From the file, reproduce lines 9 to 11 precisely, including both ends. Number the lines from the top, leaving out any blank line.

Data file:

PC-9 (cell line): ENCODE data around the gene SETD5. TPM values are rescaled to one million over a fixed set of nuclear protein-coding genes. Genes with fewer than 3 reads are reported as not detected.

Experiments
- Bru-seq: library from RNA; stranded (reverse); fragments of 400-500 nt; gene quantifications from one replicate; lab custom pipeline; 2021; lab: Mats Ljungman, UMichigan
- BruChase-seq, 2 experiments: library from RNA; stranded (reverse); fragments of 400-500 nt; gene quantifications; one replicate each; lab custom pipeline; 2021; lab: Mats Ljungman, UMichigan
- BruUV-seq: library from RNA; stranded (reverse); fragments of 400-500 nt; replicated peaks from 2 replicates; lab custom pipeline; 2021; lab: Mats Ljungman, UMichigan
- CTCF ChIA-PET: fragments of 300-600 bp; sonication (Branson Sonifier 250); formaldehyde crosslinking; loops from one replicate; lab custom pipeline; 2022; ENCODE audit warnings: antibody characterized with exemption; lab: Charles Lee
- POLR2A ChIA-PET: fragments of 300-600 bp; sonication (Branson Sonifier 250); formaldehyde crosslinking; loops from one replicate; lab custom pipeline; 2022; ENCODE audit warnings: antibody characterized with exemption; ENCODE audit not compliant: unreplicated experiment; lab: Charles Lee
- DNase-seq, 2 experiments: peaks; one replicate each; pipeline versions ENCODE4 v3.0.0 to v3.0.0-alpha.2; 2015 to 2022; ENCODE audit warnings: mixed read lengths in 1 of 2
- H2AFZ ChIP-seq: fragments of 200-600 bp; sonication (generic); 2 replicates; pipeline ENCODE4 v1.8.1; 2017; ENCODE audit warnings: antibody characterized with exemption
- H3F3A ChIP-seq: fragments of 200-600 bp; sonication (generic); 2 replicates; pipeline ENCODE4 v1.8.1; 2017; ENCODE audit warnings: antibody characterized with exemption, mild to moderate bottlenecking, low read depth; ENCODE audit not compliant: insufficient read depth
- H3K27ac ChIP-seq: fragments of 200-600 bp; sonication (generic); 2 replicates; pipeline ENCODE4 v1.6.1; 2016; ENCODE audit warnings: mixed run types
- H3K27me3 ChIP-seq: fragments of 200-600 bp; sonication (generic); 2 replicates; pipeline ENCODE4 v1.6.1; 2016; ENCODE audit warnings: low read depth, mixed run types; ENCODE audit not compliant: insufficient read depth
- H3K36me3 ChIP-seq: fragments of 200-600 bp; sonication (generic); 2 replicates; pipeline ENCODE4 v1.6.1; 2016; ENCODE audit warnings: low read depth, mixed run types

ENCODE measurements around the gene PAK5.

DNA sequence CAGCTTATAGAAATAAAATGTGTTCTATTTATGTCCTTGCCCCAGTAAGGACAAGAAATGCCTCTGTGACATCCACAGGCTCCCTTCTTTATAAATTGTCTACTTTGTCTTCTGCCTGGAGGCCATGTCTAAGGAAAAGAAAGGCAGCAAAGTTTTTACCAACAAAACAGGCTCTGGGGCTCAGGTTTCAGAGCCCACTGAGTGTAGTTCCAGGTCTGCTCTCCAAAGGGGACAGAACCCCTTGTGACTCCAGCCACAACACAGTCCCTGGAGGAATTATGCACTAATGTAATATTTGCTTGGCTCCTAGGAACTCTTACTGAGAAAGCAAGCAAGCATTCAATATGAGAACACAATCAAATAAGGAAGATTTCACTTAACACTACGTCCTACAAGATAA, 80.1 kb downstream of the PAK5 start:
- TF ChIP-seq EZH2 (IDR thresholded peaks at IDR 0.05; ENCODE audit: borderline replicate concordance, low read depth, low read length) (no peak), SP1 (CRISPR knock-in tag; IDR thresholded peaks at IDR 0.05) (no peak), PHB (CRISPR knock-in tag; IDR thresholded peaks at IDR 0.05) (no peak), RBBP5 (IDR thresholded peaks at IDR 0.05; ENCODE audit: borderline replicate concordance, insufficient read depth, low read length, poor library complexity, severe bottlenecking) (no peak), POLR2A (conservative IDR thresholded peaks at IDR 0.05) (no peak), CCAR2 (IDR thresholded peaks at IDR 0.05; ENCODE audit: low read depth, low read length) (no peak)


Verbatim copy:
- H2AFZ ChIP-seq: fragments of 200-600 bp; sonication (generic); 2 replicates; pipeline ENCODE4 v1.8.1; 2017; ENCODE audit warnings: antibody characterized with exemption
- H3F3A ChIP-seq: fragments of 200-600 bp; sonication (generic); 2 replicates; pipeline ENCODE4 v1.8.1; 2017; ENCODE audit warnings: antibody characterized with exemption, mild to moderate bottlenecking, low read depth; ENCODE audit not compliant: insufficient read depth
- H3K27ac ChIP-seq: fragments of 200-600 bp; sonication (generic); 2 replicates; pipeline ENCODE4 v1.6.1; 2016; ENCODE audit warnings: mixed run types